The tetragonal form of BaTiO_{3} has been described in space group P4mm (cf. e.g. Buttner & Maslen, 1992): Ba at 1a 00z with , Ti at with , O1 at with , and O2 at with . gives rise to equivalent descriptions of this structure. The continuous translation with vector (00t) yields a first infinite subset of equivalent descriptions: Ba at 1a 00z with , Ti at with , O1 at with , and O2 at with . The translation with vector generates a second infinite subset: Ba at with , Ti at 1a 00z with , O1 at 1a 00z with , and O2 at with . Inversion through the origin causes two further infinite subsets of equivalent coordinate descriptions of BaTiO_{3}: first, Ba at 1a 00z with , Ti at with , O1 at with , and O2 at with ; second, Ba at with , Ti at 1a 00z with , O1 at 1a 00z with , and O2 at with .
More details on Euclideanequivalent point configurations and descriptions of crystal structures have been given by Fischer & Koch (1983).
All the different but equivalent descriptions of a crystal structure refer to different but equivalent lists of structure factors. These lists contain the same moduli of the structure factors , but they differ in their indices and phases .
In the previous section, the unit cell (basis and origin) of a space group has been considered fixed, whereas the crystal structure or its enantiomorph was embedded into the pattern of symmetry elements at different but equivalent locations. In the present context, however, it is advantageous to regard the crystal structure as being fixed and to let transform the basis and the origin with respect to which the crystal structure is described. This matches the usual approach to resolve the ambiguities in direct methods by fixing the origin and the absolute structure.
Each matrix–vector pair (P, p) representing an element of describes a unitcell transformation of . According to Section 5.1.3 the following equations hold: As a consequence, the phase of a certain structure factor also changes into .
Similar to equivalent descriptions of a crystal structure, it is possible to derive all equivalent lists of structure factors: The additional generators of are pure translations that leave the indices h of all structure factors unchanged but transform their phases according to . Therefore, the origin for the description of the crystal structure may be fixed by appropriate restrictions of some phases. The number of these phases equals the number of additional generators of , given in Table 15.2.1.3 or 15.2.1.4 . These generators [together with the inversion that generates , if present] also determine the parity classes of the structure factors and the ranges for the phase restrictions.
The inversion that generates changes the handedness of the coordinate system in direct space and in reciprocal space and, therefore, gives rise to different absolute crystal structures. The indices of a given structure factor change from h to , whereas the phase is influenced only if the symmetry centre is not located at 000.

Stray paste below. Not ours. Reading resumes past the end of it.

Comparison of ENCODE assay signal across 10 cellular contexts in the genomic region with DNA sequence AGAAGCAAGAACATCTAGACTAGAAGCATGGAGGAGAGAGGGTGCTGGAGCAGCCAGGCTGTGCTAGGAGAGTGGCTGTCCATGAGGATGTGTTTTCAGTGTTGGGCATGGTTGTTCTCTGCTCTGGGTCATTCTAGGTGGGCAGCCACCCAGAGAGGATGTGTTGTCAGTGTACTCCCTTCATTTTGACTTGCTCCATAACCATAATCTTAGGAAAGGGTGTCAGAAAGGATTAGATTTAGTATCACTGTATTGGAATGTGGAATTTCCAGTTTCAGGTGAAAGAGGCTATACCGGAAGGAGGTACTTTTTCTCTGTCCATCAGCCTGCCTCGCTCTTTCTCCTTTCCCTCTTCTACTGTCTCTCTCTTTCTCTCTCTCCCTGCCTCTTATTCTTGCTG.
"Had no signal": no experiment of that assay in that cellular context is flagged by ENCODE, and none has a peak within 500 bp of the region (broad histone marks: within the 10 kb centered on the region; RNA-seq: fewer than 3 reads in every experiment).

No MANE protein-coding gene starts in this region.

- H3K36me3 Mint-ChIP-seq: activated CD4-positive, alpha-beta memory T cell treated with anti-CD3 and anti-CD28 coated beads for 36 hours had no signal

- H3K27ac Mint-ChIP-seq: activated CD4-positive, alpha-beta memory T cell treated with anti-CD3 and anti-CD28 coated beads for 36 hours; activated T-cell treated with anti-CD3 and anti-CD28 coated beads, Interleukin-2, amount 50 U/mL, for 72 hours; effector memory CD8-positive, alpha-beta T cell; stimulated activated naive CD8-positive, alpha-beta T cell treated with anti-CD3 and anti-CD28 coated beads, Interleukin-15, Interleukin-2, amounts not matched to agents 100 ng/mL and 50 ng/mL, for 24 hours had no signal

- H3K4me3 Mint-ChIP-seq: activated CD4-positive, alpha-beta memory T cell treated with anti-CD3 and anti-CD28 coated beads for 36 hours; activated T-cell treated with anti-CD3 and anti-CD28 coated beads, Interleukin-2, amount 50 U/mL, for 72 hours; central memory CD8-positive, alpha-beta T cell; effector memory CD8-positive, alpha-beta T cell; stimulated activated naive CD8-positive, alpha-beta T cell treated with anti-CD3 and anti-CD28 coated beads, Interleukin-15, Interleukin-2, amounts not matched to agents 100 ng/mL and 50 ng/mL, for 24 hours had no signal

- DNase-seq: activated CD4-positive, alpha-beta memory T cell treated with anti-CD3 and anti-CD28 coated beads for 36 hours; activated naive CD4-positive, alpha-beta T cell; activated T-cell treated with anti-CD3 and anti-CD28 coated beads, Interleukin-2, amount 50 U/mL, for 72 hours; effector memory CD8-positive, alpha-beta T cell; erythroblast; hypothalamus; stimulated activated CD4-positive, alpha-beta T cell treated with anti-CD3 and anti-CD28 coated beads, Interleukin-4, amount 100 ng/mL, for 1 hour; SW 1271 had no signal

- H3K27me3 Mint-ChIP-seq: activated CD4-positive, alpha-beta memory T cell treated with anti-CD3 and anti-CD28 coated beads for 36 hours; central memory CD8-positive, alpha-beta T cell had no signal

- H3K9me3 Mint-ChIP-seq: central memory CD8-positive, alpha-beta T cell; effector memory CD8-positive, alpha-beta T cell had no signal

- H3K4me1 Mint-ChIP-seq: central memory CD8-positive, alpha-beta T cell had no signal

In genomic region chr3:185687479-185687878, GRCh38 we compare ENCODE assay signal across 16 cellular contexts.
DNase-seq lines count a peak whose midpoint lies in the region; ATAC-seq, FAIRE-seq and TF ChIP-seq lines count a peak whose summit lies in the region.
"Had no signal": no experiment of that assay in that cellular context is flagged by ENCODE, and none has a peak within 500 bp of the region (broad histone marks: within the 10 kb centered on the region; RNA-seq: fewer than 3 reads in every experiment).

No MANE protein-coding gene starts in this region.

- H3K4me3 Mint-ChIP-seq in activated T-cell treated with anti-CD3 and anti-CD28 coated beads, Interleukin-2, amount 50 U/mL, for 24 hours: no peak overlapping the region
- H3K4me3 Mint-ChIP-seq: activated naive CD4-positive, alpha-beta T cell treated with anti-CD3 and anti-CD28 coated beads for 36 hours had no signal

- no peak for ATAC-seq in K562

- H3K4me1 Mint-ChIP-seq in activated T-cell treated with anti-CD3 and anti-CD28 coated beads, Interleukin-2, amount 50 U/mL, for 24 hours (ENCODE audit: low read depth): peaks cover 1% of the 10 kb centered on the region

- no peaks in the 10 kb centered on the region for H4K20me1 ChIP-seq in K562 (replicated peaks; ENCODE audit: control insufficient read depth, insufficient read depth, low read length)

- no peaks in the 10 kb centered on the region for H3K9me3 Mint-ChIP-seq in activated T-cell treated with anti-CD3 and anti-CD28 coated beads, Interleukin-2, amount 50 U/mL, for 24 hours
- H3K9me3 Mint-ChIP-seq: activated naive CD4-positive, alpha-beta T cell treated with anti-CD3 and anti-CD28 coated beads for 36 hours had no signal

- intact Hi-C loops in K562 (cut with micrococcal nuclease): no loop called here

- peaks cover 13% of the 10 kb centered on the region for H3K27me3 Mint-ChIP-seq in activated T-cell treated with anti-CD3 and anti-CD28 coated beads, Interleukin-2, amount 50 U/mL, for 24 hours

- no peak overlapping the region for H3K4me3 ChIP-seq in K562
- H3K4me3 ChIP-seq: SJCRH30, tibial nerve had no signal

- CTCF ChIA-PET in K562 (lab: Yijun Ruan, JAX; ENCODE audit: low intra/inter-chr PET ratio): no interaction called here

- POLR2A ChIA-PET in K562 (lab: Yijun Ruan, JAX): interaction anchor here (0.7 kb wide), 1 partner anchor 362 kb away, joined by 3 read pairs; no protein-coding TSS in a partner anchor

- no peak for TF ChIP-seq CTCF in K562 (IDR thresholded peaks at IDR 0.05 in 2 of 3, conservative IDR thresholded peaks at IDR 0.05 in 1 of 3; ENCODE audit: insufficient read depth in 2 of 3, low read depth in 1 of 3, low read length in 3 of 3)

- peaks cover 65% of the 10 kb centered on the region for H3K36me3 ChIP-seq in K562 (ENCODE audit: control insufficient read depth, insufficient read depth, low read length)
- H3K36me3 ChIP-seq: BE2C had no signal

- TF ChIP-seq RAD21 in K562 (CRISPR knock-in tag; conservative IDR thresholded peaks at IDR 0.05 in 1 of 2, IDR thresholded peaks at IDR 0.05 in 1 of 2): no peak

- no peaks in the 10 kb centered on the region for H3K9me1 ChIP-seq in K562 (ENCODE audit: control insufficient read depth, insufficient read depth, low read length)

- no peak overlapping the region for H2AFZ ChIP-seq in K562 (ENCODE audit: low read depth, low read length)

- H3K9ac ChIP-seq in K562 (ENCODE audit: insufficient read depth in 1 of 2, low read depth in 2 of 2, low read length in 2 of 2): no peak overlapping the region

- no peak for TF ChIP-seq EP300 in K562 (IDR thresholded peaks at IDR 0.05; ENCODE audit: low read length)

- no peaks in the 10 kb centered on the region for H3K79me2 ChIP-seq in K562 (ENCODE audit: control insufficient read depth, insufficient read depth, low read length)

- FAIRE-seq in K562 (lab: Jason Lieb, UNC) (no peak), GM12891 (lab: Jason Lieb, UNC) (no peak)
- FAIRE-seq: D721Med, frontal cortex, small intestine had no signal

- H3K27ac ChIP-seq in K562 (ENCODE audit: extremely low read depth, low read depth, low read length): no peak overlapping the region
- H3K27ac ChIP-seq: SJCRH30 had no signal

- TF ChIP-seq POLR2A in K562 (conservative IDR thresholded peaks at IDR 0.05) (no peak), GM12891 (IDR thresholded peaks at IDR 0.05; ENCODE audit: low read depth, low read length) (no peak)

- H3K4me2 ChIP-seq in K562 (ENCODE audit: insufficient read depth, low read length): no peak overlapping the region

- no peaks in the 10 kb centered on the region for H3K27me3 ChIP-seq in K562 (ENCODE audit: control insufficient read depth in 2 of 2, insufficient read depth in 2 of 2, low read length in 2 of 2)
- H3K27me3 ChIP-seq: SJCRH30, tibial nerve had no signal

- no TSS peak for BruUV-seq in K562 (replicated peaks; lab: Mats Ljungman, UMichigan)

If no anomalous scattering is observed, Friedel's rule holds and the moduli of any two structure factors with indices h and −h are equal. As a consequence, different absolute crystal structures result in lists of structure factors and indices that differ only in their phases. Therefore, one phase may be restricted to an appropriate range of length π to fix the absolute structure. This is not possible if anomalous scattering has been observed.
If differs from , i.e. if and belong to different Laue classes, the further generators of always change the orientation of the basis in direct and in reciprocal space. Therefore, the indices of the structure factors are permuted, but their phases are transformed only if . The choice between these equivalent descriptions of the crystal structure is made when indexing the reflection pattern. In the case of anomalous scattering, the similar choice between the absolute structures is also combined with the indexing procedure.
Example
According to Table 15.2.1.3 , eight equivalent descriptions exist for each crystal structure with symmetry F222. Four of them differ only by an origin shift and the other four are enantiomorphic to the first four. transforms all phases according to , which gives rise to four parity classes of structure factors: , , and (n integer). As generates all additional translations of , restriction of one phase to a range of length fixes the origin. Restriction of a second phase to an appropriately chosen range of length π discriminates between pairs of enantiomorphic descriptions in the absence of anomalous scattering. For , the corresponding change of phases is . Table 15.3.3.1 shows, for structure factors from all parity classes, how their phases depend on the chosen description of the crystal structure. Only phases from parity classes or determine the origin in a unique way. The phase that fixes the absolute structure may be chosen from any parity class but the appropriate range for its restriction depends on the parity classes of and and, moreover, on the range chosen for . If, for instance, with is restricted to , one of the following restrictions may be chosen for for ; for for ; for . If, however, the phase of the same first reflection was restricted to , the possible restrictions for the second phase change to: for or for or (for further details, cf. Koch, 1986).